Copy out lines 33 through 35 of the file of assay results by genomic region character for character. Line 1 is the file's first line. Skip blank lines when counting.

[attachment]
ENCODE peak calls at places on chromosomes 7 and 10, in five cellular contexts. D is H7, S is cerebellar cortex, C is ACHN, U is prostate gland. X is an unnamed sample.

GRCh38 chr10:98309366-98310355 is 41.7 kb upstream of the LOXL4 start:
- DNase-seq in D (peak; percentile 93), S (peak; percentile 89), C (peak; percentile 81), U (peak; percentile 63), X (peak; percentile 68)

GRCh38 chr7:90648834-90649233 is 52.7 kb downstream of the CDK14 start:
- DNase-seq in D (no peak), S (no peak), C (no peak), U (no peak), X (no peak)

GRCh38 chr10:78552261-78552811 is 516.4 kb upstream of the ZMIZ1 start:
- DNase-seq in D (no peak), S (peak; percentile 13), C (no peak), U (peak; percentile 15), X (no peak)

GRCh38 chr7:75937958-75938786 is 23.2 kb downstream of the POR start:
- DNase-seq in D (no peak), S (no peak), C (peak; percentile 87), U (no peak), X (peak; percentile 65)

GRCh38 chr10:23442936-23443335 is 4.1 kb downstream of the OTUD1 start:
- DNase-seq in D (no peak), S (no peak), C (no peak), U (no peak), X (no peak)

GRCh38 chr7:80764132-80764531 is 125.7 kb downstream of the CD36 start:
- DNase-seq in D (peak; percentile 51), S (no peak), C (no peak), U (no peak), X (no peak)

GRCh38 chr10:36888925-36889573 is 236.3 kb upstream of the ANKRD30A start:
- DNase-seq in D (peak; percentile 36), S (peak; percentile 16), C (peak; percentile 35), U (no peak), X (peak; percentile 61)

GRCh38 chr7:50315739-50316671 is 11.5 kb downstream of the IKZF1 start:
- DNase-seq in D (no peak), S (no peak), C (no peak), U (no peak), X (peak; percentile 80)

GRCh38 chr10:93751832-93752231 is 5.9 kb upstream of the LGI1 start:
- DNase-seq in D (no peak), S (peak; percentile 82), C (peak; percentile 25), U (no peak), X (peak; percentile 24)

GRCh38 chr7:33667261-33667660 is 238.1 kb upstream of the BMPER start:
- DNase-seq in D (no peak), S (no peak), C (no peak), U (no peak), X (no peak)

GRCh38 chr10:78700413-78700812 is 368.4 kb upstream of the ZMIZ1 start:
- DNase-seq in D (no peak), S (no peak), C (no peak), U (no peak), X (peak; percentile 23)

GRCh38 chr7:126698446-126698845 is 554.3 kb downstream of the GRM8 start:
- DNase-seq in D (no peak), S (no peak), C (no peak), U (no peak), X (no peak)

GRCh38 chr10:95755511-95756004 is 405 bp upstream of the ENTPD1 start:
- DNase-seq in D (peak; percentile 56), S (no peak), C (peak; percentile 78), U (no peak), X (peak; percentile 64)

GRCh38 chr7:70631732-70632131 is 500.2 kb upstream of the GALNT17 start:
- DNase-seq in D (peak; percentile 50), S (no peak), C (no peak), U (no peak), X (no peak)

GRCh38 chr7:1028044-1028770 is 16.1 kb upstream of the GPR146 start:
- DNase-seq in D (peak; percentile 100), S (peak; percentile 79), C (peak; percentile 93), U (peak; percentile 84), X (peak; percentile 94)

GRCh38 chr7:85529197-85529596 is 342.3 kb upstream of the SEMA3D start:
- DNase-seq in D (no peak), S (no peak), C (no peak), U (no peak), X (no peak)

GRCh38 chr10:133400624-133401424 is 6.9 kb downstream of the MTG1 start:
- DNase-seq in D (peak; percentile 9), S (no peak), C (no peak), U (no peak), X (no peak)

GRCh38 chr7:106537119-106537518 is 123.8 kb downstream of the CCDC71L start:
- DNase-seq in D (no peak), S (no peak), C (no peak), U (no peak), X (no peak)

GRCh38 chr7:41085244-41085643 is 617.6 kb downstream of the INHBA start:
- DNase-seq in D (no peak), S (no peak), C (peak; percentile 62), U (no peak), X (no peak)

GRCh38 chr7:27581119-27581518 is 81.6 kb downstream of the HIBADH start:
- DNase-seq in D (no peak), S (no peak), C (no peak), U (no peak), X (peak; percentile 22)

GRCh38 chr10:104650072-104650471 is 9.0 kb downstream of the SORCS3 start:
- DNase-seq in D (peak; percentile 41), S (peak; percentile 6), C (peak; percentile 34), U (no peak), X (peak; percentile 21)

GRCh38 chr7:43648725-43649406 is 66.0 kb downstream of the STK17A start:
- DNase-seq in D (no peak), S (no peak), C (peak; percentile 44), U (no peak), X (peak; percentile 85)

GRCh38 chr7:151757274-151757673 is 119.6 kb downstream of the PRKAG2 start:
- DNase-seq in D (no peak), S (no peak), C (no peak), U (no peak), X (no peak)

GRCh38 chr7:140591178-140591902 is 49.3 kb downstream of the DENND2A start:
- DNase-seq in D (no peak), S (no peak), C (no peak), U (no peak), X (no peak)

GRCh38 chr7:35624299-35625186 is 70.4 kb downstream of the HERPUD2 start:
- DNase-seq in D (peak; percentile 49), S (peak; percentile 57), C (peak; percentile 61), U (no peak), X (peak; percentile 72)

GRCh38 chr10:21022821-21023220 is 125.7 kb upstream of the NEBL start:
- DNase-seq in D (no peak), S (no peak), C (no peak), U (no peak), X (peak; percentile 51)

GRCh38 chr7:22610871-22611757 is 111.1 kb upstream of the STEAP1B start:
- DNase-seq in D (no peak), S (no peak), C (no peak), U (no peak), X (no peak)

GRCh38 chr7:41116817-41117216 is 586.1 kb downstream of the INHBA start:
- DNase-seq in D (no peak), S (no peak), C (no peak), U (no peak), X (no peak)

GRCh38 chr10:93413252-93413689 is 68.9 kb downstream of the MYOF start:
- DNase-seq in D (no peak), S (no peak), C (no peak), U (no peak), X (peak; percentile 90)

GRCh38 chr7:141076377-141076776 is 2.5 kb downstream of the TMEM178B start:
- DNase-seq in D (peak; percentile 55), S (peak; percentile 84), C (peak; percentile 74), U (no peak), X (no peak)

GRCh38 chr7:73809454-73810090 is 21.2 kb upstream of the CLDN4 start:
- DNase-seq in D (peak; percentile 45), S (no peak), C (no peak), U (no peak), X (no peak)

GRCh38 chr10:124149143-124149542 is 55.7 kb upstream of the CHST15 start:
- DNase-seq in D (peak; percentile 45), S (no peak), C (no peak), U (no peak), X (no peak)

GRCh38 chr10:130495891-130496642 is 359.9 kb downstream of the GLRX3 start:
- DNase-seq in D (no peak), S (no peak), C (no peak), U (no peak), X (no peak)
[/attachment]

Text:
- DNase-seq in D (no peak), S (no peak), C (no peak), U (no peak), X (no peak)

GRCh38 chr10:133400624-133401424 is 6.9 kb downstream of the MTG1 start:
- DNase-seq in D (peak; percentile 9), S (no peak), C (no peak), U (no peak), X (no peak)